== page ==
Los Angeles-based Legg Mason Real Estate Investors has ambitious plans for the aging Cabana Club on the south end of Sand Key: Replace it with a 38-room, six-floor hotel and a restaurant. But when the city's Community Development Board makes a decision on the proposal at 1 p.m. Sept. 16, board members can expect a lot of opposition from beach residents. Opponents say the $14-million project will block views, encroach on the beach and create traffic problems. Legg Mason, which bought the club along with the Belleview Biltmore, says it won't.
Plan to replace Cabana Club goes under the microscope
© 2013 Tampa Bay Times
|The questions||Legg Mason, the investors||The city staff report||The opponents|
|Will there be enough parking?||Yes. A parking consultant determined that during the typical operation, 38 spaces would be needed for the project. In a peak period, 42 spaces would be needed. The project proposes to construct 56 spaces, which exceeds the demand for typical or peak periods. Valet parking will expand capacity to 67 cars. The city's code requires 38 spaces for the project and 56 spaces are provided; therefore, no variance is necessary for parking.||Yes. The city requires one parking space per room and Legg Mason will provide 56 spaces. The restaurant is considered an "accessory" to the hotel, so additional parking for it is not required. Additionally, since the Belleview Biltmore is working in conjunction with the Cabana Club, the Biltmore will shuttle guests to the club. If the relationship between the two operations changes, then the city will review the parking situation.||No. The size of the restaurant proposed by Legg Mason demands its own parking and under the City Code requires between 13 and 26 more spaces. Parking is already a problem today with a similar sized restaurant and no hotel.|
|Will it be too much development on the site?||No. The design is less intense than the existing development on Sand Key. The Cabana Club is six floors in height over one floor of parking. At this size, the hotel is lower in height and intensity than all 20 condominium projects fronting on the Gulf of Mexico on Sand Key.||No. The club is being built within the footprint of the current restaurant and pool. The northwest corner of the existing restaurant is at the coastal construction control line, often called the CCCL (a state established boundary that regulates how close structures can be to certain coastal waters), as are some nearby buildings. The report says Legg Mason is not asking for something inconsistent with surrounding area.||Yes. The request for all of the deviations (lot width, three setbacks, height) from the city's regulations proves this. Legg Mason's application seeks approval of a hotel of the maximum density allowed (38 rooms) under the City's Code while at the same time including a restaurant that seats more than four times the number of hotel rooms. No other hotel on Sand Key or Clearwater Beach has a restaurant with a ratio that even reaches 1.5.|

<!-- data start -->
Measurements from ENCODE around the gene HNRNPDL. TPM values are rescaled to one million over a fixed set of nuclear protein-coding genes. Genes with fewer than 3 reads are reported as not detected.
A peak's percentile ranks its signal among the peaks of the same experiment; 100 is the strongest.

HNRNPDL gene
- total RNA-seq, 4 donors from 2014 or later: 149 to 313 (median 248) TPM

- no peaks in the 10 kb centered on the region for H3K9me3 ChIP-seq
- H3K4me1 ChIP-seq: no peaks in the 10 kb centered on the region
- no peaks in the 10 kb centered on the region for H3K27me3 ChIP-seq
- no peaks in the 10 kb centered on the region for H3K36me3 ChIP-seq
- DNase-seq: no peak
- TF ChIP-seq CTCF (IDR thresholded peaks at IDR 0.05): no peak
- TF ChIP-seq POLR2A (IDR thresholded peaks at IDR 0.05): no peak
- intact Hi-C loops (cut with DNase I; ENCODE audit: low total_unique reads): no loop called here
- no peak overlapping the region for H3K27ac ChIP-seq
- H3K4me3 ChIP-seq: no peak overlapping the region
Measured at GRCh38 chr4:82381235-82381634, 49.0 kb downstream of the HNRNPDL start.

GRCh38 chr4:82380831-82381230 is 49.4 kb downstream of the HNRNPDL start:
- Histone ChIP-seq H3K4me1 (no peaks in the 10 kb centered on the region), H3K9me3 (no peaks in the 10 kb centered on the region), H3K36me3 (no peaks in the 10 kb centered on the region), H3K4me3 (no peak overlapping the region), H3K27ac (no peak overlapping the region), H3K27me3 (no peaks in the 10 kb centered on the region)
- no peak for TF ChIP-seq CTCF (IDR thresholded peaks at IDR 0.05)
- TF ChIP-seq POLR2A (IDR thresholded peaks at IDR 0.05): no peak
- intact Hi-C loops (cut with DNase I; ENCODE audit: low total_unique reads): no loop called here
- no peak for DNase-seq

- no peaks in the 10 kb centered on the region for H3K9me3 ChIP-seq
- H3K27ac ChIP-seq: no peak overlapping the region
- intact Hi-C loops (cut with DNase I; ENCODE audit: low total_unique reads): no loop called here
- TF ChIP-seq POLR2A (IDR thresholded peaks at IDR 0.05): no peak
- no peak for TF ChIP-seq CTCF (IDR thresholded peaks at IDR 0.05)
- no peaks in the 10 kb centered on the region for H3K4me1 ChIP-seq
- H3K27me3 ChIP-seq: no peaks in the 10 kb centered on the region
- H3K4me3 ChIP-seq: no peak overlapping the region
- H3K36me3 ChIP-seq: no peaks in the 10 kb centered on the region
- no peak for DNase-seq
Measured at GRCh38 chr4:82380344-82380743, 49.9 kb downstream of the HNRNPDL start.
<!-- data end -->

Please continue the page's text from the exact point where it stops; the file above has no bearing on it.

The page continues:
|Does it fit with the neighborhood?||Yes. Legg Mason believes that a small Victorian-style boutique hotel is the most compatible use with the surrounding condominium community. With the site's existing commercial zoning, there are many commercial uses that would be substantially more intensive than the proposed hotel and inconsistent with the existing condominiums of Sand Key. The project is architecturally compatible with the Cabana Club Condominiums to the north, which when originally constructed was a part of this site.||Yes. The hotel fits in better than other commercial uses at this location, staffers say. The property is zoned commercial - not residential. Legg Mason is asking to have a use that is permitted in that zoning district. As for height? Staffers say it's also not inconsistent with the neighborhood as it's proposed to be the smallest building on Sand Key that fronts the Gulf of Mexico.||No. We are not objecting to a restaurant or hotel because that is permitted under the city's zoning code. We are objecting to the size and bulk of the proposed plan because it requires a number of variances in order to fit onto the property. We are not anti-development. We encourage development, but within the present code.|
|Does this development establish a precedent of using the beach for development?||No. Legg Mason does not propose to use any of the public beach for development. The project will be totally contained within our private property. Legg Mason will maintain the existing public access easement that runs next to the seawall for the entire beachfront width of the site, thus continuing to guarantee public access across the property.||No. The temporary cabanas are on the club's property. They are between the CCCL and the seawall, which is buried beneath the sand. The club also owns almost 60 feet beyond the seawall toward the water. But Legg Mason will need a permit from the Florida Department of Environment because small concrete "sleeves" will be built into the sand. These sleeves will hold the posts for the temporary cabanas.||Yes. Based on discussions with the city, it is our understanding that Legg Mason's request to develop and use 25 feet of the beach as they plan, is unprecedented on Sand Key. This area of the beach is only 110 feet wide and 26 percent has eroded since 2006 when the beach last was renourished. That compares with 900 feet wide at the northern end where the Sheraton is located.|